Navy to begin tests on electromagnetic railgun prototype launcher

Feb 06, 2012
Gary Bass, from the Naval Surface Warfare Center in Dahlgren, Va., uses a crane to maneuver a 32-MJ version of the Office of Naval Research-funded Electromagnetic Railgun prototype into place for government evaluation. The EMRG is a long-range weapon that launches projectiles using electricity instead of chemical propellants and is under development by the Department of the Navy for use aboard ships. Credit: US Navy photo by John F. Williams/Released

The Office of Naval Research (ONR)'s Electromagnetic (EM) Railgun program will take an important step forward in the coming weeks when the first industry railgun prototype launcher is tested at a facility in Dahlgren, Va., officials said Feb. 6.

"This is the next step toward a future tactical system that will be placed on board a ship some day," said Roger Ellis, program manager of EM Railgun.

The EM Railgun launcher is a long-range weapon that fires projectiles using electricity instead of chemical propellants. Magnetic fields created by high electrical currents accelerate a sliding metal conductor, or armature, between two rails to launch projectiles at 4,500 mph to 5,600 mph.

With its increased velocity and extended range, the EM Railgun will give Sailors a multi-mission capability, allowing them to conduct precise naval surface fire support, or land strikes; cruise missile and ballistic missile defense; and surface warfare to deter enemy vessels. Navy planners are targeting a 50- to 100-nautical mile initial capability with expansion up to 220 nautical miles.

The EM Railgun program, part of ONR's Naval Air Warfare and Weapons Department, previously relied upon government laboratory-based launchers for testing and advancing railgun technology. The first industry-built launcher, a 32-megajoule prototype demonstrator made by BAE Systems, arrived at Naval Surface Warfare Center (NSWC) Dahlgren Jan. 30. One of energy is equivalent to a 1-ton car traveling at 100 miles per hour.

"This industry prototype represents a step beyond our previous successful demonstrations of the laboratory launcher," Ellis said.

The prototype demonstrator incorporates advanced composites and improved barrel life performance resulting from development efforts on the laboratory systems located at the Naval Research Laboratory (NRL) and NSWC-Dahlgren. The EM Railgun laboratory demonstrator based at NSWC-Dahlgren fired a world record setting 33-megajoule shot in December 2010.

The industry demonstrator will begin test firing this month as the EM Railgun program prepares for delivery of a second prototype launcher built by General Atomics.

In the meantime, the Navy is pushing ahead with the next phase of the EM Railgun program to develop automatic projectile loading systems and thermal management systems to facilitate increased firing rates of the weapon.

"The next phase of the development effort is to demonstrate the ability to operate at a firing rate of significant military utility," Ellis said.

ONR recently awarded $10 million contracts through Naval Sea Systems Command to Raytheon Corp., BAE Systems and General Atomics to develop a pulsed power system for launching projectiles in rapid succession. These new contracts kick off a five-year effort to achieve a firing rate of six to 10 rounds per minute.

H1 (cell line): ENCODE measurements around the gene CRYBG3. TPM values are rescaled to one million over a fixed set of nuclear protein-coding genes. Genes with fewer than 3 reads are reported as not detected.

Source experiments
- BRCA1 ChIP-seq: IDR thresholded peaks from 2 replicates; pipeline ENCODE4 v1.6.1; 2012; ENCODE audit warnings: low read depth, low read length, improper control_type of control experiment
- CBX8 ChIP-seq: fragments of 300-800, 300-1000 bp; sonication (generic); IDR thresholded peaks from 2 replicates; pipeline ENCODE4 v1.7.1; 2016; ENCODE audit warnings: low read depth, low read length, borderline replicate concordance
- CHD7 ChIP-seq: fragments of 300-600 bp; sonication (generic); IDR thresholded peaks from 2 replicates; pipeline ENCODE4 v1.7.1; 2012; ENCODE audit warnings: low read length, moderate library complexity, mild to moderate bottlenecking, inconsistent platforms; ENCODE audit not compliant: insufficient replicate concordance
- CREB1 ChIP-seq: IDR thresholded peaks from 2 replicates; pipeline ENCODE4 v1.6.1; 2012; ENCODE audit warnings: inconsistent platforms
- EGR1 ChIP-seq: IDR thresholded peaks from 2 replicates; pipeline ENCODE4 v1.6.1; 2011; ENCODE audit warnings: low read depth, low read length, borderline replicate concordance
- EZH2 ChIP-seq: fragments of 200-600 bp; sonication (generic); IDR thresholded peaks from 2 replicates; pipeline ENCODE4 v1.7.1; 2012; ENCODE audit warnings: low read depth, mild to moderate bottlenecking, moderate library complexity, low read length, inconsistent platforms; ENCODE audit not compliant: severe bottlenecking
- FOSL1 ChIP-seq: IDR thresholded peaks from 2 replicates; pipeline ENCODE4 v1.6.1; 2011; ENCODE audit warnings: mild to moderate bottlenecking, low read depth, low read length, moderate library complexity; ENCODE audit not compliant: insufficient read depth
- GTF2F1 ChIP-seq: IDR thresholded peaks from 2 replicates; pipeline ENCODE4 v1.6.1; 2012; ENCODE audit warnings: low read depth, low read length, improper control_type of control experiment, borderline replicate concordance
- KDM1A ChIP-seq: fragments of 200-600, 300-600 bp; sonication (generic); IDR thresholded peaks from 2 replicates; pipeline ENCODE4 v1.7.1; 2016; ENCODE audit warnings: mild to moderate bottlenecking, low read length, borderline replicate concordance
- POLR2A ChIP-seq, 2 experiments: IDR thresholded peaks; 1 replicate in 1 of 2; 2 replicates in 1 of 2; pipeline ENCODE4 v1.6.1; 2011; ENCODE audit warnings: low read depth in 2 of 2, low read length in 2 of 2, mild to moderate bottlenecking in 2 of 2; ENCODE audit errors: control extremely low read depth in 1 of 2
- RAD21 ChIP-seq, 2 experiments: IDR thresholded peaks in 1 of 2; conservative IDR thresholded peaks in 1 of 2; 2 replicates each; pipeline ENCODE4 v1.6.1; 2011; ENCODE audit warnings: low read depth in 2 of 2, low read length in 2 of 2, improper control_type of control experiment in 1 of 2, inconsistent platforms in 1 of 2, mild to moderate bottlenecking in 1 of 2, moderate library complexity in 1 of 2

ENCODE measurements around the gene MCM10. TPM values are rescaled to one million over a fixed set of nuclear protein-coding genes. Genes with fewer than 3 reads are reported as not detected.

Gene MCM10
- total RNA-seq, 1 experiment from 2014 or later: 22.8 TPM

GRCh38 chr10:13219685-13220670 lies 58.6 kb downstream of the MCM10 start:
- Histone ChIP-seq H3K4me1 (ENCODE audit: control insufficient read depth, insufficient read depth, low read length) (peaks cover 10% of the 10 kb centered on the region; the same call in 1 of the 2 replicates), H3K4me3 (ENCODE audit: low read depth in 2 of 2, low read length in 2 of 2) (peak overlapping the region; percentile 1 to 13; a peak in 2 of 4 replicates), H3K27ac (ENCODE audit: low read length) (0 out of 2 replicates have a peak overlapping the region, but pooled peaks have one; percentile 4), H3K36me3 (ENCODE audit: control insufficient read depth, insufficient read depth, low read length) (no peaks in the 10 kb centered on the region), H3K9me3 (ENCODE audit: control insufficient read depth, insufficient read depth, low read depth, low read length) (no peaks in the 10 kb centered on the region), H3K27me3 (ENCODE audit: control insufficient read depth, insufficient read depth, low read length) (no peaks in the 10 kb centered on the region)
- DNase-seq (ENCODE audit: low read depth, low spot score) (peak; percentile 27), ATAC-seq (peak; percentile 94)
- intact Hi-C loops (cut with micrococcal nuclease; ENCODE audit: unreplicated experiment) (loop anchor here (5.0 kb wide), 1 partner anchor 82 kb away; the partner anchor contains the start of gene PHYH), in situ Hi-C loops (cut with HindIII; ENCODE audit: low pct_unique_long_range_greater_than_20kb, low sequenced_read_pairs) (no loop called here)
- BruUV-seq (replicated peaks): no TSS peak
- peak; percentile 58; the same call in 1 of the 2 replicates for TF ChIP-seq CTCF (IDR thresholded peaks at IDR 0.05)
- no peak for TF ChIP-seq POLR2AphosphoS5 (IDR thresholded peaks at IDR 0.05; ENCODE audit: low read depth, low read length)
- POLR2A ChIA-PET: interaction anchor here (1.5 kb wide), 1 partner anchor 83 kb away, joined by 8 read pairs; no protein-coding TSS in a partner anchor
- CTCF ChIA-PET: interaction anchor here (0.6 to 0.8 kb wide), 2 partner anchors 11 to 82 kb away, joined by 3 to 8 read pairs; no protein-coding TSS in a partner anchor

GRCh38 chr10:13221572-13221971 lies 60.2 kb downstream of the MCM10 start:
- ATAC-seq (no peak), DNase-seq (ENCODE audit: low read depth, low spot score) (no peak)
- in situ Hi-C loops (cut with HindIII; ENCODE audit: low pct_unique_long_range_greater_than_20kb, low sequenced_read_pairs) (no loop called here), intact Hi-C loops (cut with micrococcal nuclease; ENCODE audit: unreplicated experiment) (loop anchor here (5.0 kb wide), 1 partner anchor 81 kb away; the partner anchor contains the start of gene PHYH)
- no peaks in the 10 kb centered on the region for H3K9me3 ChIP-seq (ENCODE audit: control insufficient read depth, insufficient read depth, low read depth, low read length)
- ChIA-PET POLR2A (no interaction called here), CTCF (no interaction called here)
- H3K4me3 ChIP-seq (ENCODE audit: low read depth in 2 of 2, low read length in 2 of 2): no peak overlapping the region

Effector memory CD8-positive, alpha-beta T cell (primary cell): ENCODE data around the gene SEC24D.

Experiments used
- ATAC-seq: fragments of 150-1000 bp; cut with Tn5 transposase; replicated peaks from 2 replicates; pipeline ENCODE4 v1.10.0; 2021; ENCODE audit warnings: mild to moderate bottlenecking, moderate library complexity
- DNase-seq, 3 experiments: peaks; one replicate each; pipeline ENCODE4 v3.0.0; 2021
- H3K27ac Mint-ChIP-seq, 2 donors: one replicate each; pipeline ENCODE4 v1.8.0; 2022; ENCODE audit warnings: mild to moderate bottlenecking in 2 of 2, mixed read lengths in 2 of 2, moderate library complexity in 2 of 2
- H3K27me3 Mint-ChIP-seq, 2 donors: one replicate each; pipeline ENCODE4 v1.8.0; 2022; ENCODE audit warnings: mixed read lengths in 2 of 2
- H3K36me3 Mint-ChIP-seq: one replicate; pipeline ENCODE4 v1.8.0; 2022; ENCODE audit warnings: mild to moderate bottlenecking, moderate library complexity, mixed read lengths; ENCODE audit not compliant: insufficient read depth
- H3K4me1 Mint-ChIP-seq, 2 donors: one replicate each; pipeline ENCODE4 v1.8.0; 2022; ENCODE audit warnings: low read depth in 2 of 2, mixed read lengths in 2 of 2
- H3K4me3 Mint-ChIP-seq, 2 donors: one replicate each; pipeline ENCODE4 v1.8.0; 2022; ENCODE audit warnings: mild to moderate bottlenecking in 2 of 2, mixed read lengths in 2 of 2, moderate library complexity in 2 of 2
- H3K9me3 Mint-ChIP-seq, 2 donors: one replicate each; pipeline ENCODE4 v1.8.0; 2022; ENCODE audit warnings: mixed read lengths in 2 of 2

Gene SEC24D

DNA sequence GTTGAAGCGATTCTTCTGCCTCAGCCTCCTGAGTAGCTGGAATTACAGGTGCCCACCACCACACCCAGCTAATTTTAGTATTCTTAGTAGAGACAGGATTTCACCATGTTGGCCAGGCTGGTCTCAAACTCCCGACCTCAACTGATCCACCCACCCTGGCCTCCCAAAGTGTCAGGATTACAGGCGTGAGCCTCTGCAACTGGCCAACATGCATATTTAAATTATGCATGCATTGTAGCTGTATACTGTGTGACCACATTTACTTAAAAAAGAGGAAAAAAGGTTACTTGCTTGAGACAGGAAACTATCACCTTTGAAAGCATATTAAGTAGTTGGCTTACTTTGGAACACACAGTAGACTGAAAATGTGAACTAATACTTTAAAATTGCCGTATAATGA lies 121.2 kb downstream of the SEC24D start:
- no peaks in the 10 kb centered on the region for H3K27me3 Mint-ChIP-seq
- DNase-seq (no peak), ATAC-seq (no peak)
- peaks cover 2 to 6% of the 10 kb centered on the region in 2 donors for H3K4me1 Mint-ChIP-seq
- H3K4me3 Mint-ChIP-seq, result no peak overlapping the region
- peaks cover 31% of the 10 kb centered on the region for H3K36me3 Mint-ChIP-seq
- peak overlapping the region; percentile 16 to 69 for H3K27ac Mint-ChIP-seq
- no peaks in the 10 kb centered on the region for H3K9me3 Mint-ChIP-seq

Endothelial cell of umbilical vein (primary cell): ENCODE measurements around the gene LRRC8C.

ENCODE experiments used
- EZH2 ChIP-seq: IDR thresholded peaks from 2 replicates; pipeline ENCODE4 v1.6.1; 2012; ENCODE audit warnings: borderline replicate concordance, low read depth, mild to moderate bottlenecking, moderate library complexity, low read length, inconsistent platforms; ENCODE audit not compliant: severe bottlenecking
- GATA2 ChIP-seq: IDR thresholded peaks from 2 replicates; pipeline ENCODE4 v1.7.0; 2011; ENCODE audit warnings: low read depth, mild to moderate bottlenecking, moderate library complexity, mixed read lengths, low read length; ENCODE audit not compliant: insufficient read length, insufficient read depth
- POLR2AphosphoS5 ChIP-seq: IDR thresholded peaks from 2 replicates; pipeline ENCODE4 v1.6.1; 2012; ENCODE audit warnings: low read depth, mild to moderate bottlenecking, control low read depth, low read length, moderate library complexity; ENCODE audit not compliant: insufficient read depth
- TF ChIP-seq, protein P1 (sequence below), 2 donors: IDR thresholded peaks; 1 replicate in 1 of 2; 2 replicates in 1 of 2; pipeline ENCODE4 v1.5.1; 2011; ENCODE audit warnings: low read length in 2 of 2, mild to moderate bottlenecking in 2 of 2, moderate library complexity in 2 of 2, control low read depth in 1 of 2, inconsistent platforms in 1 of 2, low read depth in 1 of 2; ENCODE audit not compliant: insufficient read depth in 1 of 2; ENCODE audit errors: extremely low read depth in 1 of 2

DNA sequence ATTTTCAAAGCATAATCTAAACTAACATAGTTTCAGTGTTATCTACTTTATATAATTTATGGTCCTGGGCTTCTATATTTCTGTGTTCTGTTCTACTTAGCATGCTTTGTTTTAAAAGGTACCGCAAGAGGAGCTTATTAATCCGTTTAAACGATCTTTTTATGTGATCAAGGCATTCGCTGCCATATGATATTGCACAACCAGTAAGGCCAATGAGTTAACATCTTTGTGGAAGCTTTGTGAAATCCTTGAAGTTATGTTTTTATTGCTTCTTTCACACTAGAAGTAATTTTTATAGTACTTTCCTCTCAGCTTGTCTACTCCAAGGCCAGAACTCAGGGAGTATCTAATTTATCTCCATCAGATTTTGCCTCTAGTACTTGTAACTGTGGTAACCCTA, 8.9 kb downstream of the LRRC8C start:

BAE Systems and General Atomics also are commencing concept development work on the next-generation prototype EM capable of the desired firing rate.

Explore further: Tricorder XPRIZE: 10 teams advance in global competition to develop consumer-focused diagnostic device

Provided by Office of Naval Research

4.6 /5 (26 votes)

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kochevnik
Feb 06, 2012
This comment has been removed by a moderator.
Parsec
4.5 / 5 (25) Feb 06, 2012
First?!?!? Ronald Raygun was playing with these in the 80s to beat us. But he didn't have a lid on security and leaked news that the DOD way dabbling in scalar weapons, in which CCCP of course was a generation ahead. Printed right there in black and white in Scientific American. Then baby Bush correctly assumed that Americans forgot about Tesla and scalar weapons, so he could vaporize the Twin Towers and blame it on his buddy Osama, to whom Clinton had given a $billion in 1995 for playing a foil to the MSM.

Rarely have I heard such bs from a PhysOrg contributor. In this short post he manages to push in 2 pieces of mindless propaganda, and 3 worthless conspiracy theories.

This even beats the crank posts from Omar, raw1, and kevenrts!
axemaster
5 / 5 (16) Feb 06, 2012
I have worked with railguns before, and let me tell you, this thing they've built is a real accomplishment. It is NOT easy getting these things to work properly, even in lab conditions. Mounting and operating one on a ship is going to be an absolute nightmare.

Also, 32 MJ is an absurdly huge amount of energy for an electrical system. I mean, I can't even imagine working with that much energy (or that much money). These guys are nuts.
Possibilus
1.3 / 5 (17) Feb 06, 2012
Well it would probably have to be a nuclear reactor powered ship to consistently produce the required power...but believe that if the warhead is directly fired by the rail-gun, unlike conventional shells or rockets, there will be absolutely no recoil of any kind, allowing even more accurate targeting. Ultimately, they would be adapted to replace rocket assisted launchers for carrier based jets as well. Would sure like a miniaturized verson for flies and mosquitoes too.